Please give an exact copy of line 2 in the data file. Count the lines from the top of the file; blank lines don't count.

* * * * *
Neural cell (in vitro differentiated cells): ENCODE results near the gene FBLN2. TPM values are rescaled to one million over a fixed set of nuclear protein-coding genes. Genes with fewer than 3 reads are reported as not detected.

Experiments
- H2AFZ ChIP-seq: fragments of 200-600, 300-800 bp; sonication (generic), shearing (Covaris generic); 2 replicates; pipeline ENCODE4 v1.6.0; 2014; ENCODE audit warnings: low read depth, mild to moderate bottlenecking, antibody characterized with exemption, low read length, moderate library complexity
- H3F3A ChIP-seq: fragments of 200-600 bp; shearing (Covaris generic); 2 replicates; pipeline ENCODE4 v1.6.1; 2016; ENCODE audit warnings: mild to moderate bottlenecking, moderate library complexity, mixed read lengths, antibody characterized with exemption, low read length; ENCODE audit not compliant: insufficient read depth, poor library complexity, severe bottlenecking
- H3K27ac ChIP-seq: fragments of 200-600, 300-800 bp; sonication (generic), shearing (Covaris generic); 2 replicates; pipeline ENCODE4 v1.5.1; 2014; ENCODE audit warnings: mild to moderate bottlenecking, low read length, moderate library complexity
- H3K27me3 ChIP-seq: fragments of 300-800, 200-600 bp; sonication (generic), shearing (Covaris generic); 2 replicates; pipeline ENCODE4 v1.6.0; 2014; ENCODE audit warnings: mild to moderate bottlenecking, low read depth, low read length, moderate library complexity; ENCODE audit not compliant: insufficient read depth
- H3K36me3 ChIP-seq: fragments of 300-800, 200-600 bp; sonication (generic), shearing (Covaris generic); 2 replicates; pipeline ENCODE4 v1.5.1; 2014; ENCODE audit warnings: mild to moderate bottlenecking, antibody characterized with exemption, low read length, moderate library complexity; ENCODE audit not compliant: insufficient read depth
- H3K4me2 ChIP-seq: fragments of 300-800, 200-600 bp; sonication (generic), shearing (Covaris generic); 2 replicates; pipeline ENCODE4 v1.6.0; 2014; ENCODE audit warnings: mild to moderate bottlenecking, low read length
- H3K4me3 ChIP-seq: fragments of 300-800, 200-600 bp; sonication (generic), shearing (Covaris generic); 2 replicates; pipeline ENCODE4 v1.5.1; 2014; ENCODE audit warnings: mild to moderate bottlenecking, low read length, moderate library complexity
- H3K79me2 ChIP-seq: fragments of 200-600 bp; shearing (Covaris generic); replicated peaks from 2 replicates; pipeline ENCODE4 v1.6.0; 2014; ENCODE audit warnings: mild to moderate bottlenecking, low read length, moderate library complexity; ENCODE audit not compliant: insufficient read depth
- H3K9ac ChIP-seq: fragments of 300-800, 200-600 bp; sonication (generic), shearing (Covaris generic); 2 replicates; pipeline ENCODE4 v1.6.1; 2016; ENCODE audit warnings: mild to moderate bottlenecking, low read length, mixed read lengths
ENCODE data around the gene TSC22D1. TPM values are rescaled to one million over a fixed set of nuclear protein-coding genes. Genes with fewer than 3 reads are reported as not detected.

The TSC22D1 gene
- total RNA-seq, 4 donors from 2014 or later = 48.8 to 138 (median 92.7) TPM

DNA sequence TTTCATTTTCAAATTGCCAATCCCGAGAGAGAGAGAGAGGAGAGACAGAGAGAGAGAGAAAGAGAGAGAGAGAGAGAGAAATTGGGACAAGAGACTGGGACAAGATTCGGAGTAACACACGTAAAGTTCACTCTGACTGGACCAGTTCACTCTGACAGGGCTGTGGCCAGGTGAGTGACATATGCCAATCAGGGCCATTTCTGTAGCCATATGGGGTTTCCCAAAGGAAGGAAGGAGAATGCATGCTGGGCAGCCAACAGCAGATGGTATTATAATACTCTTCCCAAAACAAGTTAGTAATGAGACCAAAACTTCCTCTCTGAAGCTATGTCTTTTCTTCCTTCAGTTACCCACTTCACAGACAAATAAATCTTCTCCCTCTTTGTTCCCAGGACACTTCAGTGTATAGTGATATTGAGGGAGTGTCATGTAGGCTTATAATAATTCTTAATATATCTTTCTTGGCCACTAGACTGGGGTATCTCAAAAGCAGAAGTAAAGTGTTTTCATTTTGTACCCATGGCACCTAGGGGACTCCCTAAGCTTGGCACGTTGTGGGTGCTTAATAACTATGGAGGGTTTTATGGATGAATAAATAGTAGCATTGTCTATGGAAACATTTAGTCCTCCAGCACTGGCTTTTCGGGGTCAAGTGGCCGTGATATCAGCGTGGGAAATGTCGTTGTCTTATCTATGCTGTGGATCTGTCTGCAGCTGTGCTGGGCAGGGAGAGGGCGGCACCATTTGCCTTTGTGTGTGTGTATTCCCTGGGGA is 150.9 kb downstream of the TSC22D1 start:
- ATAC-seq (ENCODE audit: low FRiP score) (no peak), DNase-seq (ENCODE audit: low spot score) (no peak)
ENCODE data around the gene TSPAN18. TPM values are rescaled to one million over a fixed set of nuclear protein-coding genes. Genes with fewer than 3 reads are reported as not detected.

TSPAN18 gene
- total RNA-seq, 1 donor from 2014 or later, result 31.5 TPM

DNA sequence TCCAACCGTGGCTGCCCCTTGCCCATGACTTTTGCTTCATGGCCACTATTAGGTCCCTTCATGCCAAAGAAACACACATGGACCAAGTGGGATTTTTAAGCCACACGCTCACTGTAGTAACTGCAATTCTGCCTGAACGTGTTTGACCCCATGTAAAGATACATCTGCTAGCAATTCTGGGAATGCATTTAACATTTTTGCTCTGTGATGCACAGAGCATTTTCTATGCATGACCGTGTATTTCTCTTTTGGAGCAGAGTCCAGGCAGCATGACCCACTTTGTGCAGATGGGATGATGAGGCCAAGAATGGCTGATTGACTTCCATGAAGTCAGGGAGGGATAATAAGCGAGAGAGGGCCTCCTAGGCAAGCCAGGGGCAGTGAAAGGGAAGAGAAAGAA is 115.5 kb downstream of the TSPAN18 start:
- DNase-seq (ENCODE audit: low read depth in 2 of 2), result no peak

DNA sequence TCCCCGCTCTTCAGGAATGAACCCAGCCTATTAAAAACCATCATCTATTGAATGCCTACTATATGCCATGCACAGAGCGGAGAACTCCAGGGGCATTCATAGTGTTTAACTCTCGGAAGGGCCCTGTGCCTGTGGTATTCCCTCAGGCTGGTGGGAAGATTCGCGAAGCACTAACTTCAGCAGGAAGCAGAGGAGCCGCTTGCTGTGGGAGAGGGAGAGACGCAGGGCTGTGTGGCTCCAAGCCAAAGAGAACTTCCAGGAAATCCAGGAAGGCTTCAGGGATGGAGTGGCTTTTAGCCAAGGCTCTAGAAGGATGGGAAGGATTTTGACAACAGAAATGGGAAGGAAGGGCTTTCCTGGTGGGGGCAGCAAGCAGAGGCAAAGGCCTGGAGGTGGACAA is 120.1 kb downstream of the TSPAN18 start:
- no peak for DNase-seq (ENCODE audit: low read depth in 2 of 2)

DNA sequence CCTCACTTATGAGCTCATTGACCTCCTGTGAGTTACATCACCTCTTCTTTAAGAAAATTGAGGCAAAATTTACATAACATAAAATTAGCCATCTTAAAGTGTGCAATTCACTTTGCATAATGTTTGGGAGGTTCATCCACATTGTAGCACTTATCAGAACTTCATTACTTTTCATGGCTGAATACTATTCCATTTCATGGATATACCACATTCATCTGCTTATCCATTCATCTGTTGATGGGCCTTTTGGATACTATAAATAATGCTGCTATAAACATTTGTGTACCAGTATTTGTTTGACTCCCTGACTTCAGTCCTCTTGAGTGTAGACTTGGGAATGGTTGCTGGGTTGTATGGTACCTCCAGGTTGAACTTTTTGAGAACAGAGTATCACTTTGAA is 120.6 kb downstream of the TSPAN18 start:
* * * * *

Experiments